Modern-style Dutch ovens, which are coated in high-grade enamel, are perfectly safe and many are FDA-approved. There is some discord, however, around the safety and efficacy of bare cast iron cookware. Why? You may ask. Because according to official studies, a certain amount of iron will leach into the food. This is particularly true for pots not properly seasoned, or when used with acidic foods like tomatoes.
For growing children, menstruating women, or those who are iron-deficient, this may not be such an issue. For adult men and menopausal women, however, iron accumulation in the body can be problematic. If you think regular use of bare cast iron is not for you, just stick to the enameled pots.
How Does A Dutch Oven Work For You?
Although they are pots and don’t actually do much, Dutch ovens are colloquially referred to as the workhorse of the kitchen. Dutch ovens are lazy intelligence! The non-stick, sealed interior traps in flavor and juices, and while things cook a little more slowly, you have the time to relax and catch up with good company.
The key feature is the low and slow conductivity of the iron, as well as its heat retentive properties. This means that your food will not be subjected to rapidly changing temperatures and heat loss, so they are great for braising, frying, roasting and simmering.
The heavy, concave lid also traps in heat and moisture. As a result, they make wonderful stews, casseroles and soups, turn ordinary rice, risotto, and quinoa into a dream, and also make amazing breads with a perfect crust.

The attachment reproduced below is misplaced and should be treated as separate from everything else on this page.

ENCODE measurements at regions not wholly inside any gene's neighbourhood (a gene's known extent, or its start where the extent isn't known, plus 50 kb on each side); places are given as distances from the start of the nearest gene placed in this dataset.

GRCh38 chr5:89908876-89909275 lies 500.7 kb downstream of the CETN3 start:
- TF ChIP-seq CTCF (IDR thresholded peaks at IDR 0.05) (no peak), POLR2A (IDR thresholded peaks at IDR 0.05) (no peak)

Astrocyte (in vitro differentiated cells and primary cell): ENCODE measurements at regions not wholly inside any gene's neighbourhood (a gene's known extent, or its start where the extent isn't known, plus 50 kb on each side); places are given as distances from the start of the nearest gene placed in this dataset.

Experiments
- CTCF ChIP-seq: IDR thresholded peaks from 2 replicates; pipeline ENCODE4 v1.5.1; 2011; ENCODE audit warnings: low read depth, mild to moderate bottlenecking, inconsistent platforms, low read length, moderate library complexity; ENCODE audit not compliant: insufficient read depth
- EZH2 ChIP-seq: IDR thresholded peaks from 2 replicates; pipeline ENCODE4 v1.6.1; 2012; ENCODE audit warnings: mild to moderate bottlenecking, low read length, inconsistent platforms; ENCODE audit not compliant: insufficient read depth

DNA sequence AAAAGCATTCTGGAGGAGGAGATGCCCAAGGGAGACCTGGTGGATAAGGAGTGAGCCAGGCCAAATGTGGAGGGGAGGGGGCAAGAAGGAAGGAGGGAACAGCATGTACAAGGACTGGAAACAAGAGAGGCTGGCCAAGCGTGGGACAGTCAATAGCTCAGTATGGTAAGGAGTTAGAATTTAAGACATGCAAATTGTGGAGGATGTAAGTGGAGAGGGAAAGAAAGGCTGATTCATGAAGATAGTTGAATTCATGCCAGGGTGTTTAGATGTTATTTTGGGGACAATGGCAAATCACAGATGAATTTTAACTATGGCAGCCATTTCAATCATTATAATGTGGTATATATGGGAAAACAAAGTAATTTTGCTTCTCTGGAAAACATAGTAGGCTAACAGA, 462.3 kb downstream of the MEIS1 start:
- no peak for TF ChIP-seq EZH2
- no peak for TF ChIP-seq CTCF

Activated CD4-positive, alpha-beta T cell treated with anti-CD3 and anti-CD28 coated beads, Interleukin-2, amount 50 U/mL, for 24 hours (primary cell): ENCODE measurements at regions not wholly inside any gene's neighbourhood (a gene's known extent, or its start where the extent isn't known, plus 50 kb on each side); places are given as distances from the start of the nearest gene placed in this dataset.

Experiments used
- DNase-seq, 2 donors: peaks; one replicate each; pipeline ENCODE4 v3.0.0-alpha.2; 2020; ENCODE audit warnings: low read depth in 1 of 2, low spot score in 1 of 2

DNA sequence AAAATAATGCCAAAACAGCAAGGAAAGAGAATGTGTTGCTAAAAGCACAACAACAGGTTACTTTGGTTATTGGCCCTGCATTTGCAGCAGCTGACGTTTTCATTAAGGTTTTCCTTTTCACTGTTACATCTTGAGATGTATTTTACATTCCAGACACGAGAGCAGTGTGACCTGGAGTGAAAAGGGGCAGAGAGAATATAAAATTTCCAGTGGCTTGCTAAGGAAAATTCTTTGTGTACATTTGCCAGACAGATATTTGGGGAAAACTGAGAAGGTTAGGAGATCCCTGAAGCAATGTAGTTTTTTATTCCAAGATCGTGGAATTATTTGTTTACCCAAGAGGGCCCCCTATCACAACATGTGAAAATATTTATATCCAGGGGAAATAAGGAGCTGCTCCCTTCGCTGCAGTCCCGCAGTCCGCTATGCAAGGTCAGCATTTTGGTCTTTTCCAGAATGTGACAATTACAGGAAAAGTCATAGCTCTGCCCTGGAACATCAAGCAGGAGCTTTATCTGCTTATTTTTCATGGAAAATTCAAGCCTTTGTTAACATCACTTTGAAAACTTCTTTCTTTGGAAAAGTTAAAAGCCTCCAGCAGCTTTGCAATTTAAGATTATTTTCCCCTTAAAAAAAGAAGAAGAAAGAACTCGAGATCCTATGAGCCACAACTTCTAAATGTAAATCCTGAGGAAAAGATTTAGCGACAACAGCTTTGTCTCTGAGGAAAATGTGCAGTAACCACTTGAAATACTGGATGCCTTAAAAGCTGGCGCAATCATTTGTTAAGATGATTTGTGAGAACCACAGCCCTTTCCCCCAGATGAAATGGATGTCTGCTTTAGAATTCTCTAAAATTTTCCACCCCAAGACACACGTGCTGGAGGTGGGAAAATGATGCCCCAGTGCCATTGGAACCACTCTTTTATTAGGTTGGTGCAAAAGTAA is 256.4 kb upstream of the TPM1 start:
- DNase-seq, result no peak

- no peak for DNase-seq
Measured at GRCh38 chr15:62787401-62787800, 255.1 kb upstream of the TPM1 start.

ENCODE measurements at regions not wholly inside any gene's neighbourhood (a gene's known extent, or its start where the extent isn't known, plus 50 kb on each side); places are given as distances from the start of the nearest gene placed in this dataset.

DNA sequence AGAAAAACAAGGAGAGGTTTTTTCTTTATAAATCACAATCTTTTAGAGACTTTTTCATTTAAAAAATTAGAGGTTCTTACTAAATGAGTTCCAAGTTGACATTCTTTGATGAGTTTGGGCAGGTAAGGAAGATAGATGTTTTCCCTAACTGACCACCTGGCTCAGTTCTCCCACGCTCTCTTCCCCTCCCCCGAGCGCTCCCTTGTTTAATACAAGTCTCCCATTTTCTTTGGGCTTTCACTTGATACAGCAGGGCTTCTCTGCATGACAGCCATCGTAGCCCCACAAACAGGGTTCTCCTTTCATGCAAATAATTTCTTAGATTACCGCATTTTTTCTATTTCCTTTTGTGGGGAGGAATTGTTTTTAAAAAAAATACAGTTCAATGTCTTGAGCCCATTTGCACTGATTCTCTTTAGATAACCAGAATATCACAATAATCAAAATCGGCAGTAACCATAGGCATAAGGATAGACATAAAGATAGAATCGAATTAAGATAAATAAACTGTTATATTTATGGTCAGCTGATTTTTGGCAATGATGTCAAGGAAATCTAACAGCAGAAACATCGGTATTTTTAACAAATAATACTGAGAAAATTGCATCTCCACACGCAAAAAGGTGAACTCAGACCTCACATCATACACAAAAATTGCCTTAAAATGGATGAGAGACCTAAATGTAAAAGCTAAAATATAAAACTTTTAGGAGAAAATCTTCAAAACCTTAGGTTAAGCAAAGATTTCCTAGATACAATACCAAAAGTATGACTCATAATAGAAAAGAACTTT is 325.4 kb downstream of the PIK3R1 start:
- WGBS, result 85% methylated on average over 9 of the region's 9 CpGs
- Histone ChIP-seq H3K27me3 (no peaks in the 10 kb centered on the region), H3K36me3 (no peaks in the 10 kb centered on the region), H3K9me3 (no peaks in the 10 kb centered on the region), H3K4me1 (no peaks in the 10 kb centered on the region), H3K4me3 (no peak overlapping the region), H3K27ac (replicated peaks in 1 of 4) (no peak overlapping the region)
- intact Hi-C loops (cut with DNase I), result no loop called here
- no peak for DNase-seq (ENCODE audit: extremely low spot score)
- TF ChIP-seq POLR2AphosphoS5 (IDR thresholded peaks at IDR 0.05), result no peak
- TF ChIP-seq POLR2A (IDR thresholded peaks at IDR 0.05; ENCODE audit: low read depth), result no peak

Bare Cast Iron Or Enamel Coated?
Most people prefer enamel-coated Dutch ovens not so much for health issues, but because the pots are so versatile and colorful. Make sure the enamel is high-grade, otherwise it will chip easily and expose the iron beneath.
Bare cast iron requires special preparation, or seasoning, before you cook with it. In addition, it requires more attentive care in order to prevent rust formation. Most cast iron pots these days come pre-seasoned, so you can usually use them straight out the box. Many people, though, prefer to give their pots a second seasoning.
How To Season A Traditional Dutch Oven
Proper seasoning of bare cast iron is necessary to prevent rust forming and to create a safe, non-stick cooking surface. Makers of these kinds of pots, such as Lodge™, will have detailed instructions included in the box. They also claim that, over time, a well-seasoned pot will leach minimal iron into your food.
Seasoning involves lightly rinsing your new pot and drying it, coating it with a grease-like shortening or an organic oil, then baking at 400-500℉ for an hour – not 350℉ as often recommended because this will not properly polymerize the oil, thus creating a sticky, rather than a non-stick surface. Over time, the coating on your pot will become darker and smoother, and this will impart a distinctive flavor to your food.
If you want to remove an old or bad seasoning job, you have to use a furnace, a fireplace or the self-clean cycle of your oven to reach at least 800℉ or 425℃.
How To Clean And Care For Your Dutch Oven
- Never use a coarse scourer and be careful not to scratch or chip an enameled Dutch oven.
- Cool down and soak in warm water before cleaning–never subject your pot to extreme temperature changes. For tough foods, burns or stains, add baking soda when soaking and sponge with a little soap.